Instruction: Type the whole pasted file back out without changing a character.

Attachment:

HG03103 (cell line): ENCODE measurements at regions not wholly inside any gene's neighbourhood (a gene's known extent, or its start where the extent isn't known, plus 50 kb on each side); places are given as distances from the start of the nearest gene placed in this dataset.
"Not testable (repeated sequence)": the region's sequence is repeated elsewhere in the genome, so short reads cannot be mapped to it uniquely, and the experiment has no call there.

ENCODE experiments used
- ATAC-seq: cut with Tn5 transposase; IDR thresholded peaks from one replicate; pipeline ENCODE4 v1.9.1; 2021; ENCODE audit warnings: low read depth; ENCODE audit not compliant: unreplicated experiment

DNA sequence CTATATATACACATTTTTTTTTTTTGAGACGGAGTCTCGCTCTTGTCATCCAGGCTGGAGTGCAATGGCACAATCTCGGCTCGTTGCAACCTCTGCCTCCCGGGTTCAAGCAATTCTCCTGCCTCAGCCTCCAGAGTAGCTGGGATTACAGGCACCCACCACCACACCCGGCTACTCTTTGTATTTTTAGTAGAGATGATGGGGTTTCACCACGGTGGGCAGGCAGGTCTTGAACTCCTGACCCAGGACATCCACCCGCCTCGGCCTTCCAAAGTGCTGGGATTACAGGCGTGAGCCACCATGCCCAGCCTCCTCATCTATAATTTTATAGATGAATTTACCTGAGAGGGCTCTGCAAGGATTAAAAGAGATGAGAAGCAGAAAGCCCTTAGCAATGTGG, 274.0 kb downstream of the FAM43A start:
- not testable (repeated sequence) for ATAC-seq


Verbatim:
HG03103 (cell line): ENCODE measurements at regions not wholly inside any gene's neighbourhood (a gene's known extent, or its start where the extent isn't known, plus 50 kb on each side); places are given as distances from the start of the nearest gene placed in this dataset.
"Not testable (repeated sequence)": the region's sequence is repeated elsewhere in the genome, so short reads cannot be mapped to it uniquely, and the experiment has no call there.

ENCODE experiments used
- ATAC-seq: cut with Tn5 transposase; IDR thresholded peaks from one replicate; pipeline ENCODE4 v1.9.1; 2021; ENCODE audit warnings: low read depth; ENCODE audit not compliant: unreplicated experiment

DNA sequence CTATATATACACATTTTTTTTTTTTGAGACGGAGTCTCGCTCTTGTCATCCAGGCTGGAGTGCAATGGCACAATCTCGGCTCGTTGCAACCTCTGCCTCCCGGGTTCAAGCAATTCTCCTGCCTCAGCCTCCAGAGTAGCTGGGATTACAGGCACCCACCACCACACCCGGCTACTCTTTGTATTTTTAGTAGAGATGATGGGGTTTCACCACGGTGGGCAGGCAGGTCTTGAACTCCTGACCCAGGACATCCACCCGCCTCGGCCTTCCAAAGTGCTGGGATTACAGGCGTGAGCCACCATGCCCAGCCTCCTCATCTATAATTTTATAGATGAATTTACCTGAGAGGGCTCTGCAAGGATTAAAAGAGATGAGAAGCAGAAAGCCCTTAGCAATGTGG, 274.0 kb downstream of the FAM43A start:
- not testable (repeated sequence) for ATAC-seq